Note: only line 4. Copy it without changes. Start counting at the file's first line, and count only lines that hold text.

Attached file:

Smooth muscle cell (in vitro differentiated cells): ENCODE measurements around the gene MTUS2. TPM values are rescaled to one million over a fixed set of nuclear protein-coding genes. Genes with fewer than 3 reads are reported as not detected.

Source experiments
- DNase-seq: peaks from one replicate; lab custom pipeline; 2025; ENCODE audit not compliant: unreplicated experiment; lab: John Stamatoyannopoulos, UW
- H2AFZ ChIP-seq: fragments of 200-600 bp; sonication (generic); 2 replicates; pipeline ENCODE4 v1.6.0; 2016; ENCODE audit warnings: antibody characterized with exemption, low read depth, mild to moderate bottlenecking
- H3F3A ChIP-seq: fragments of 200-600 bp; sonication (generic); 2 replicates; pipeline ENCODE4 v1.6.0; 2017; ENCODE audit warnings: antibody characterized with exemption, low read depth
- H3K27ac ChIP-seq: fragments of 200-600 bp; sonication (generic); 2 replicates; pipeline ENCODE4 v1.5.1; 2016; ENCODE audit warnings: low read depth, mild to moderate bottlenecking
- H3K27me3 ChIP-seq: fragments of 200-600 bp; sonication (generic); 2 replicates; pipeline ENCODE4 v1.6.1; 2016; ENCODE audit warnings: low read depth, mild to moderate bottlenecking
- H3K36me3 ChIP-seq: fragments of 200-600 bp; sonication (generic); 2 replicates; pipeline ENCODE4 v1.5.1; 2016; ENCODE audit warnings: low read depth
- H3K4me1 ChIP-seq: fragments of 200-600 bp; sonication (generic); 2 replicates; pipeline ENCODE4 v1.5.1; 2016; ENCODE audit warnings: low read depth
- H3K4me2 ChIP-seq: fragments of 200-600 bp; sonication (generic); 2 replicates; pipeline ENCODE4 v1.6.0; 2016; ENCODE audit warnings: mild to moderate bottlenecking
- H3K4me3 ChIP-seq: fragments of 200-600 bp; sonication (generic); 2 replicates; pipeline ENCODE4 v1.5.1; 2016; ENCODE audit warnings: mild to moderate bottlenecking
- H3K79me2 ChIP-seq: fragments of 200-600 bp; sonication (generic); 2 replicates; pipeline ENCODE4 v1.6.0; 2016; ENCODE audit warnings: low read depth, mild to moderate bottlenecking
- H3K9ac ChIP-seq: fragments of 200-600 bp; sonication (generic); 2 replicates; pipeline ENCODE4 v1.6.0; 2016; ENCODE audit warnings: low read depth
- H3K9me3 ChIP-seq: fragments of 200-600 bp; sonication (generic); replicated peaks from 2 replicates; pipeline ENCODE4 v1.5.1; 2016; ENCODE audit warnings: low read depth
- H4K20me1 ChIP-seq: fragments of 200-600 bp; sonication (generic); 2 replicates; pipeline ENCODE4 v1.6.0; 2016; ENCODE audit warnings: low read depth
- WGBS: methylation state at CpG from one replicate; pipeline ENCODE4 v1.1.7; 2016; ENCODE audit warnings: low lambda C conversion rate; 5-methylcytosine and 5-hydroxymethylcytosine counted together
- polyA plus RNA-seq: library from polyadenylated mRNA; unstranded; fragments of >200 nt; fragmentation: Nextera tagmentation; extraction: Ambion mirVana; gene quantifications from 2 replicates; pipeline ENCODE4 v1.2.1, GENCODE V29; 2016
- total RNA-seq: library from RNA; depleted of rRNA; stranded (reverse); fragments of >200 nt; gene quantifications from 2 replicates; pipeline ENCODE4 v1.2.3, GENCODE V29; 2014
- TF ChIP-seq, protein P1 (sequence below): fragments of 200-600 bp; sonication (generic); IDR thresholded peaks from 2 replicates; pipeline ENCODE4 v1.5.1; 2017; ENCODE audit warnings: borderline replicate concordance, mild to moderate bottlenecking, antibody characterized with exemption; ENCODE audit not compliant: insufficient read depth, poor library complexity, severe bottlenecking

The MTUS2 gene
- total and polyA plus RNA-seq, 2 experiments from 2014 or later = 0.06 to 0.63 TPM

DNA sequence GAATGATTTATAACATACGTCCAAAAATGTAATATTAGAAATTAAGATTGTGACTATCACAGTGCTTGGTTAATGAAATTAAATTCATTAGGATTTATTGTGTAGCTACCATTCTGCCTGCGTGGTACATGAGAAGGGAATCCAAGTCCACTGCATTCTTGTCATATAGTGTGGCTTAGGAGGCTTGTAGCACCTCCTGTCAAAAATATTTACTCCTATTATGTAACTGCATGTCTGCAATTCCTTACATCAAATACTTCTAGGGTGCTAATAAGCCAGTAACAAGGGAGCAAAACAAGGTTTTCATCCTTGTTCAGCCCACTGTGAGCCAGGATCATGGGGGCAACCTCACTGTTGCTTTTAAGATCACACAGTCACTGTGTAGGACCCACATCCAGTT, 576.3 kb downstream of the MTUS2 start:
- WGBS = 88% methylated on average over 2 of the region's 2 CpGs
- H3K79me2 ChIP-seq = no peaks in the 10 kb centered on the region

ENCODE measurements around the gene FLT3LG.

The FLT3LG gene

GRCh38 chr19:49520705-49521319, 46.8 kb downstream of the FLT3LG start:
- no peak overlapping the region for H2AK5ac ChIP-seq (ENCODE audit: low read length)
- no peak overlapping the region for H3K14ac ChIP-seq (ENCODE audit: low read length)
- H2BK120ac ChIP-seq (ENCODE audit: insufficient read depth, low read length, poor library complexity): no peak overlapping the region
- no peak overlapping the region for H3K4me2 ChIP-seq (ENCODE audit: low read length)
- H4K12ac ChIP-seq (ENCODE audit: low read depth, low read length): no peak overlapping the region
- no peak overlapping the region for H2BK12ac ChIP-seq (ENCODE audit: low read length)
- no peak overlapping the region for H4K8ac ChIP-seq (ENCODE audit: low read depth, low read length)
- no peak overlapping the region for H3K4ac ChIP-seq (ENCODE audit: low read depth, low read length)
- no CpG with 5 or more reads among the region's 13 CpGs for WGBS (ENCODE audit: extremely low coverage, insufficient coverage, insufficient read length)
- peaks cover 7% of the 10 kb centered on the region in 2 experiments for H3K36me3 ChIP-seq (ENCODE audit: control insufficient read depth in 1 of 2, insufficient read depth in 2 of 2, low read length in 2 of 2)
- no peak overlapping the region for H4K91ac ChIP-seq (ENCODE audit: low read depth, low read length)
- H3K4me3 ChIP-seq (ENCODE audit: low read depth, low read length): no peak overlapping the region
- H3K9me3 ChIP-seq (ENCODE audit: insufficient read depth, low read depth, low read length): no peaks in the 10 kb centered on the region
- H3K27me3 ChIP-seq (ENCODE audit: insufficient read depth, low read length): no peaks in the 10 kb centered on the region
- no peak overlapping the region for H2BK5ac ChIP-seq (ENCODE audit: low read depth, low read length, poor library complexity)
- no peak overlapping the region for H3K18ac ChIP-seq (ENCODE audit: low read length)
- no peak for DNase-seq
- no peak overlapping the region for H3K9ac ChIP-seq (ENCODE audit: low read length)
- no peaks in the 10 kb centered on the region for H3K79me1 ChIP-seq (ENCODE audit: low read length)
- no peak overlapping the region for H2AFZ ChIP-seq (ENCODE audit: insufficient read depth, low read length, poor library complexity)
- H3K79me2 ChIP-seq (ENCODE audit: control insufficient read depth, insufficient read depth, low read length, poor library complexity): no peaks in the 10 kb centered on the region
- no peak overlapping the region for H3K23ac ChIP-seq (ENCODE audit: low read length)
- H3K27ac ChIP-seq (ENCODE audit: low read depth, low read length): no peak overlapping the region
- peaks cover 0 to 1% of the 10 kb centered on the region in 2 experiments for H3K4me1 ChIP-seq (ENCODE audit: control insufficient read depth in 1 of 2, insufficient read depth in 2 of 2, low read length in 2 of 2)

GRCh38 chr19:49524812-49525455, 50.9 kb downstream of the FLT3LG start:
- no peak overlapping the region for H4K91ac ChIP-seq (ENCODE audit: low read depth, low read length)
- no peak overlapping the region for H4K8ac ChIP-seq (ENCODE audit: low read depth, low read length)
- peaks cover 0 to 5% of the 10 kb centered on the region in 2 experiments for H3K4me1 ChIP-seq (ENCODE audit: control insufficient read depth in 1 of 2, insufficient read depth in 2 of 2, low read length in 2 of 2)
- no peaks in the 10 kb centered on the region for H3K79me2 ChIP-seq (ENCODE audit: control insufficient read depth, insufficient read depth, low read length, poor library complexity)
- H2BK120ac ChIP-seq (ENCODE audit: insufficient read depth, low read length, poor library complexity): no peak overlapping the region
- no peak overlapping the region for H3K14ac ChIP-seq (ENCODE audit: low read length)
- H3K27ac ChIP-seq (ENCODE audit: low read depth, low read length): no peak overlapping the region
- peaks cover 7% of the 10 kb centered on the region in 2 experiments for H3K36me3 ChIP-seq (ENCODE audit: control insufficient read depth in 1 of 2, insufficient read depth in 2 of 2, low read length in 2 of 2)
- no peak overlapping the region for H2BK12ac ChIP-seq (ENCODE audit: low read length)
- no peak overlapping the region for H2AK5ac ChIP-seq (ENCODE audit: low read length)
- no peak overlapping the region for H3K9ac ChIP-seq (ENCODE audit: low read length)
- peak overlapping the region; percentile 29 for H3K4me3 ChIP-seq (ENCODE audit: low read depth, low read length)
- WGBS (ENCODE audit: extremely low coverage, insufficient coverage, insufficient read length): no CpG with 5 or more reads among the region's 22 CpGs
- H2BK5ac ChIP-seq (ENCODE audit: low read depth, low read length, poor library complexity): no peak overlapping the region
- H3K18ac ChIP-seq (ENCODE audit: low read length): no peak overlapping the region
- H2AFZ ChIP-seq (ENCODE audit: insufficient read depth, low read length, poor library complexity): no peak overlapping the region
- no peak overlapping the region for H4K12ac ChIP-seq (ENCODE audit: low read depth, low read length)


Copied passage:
- H2AFZ ChIP-seq: fragments of 200-600 bp; sonication (generic); 2 replicates; pipeline ENCODE4 v1.6.0; 2016; ENCODE audit warnings: antibody characterized with exemption, low read depth, mild to moderate bottlenecking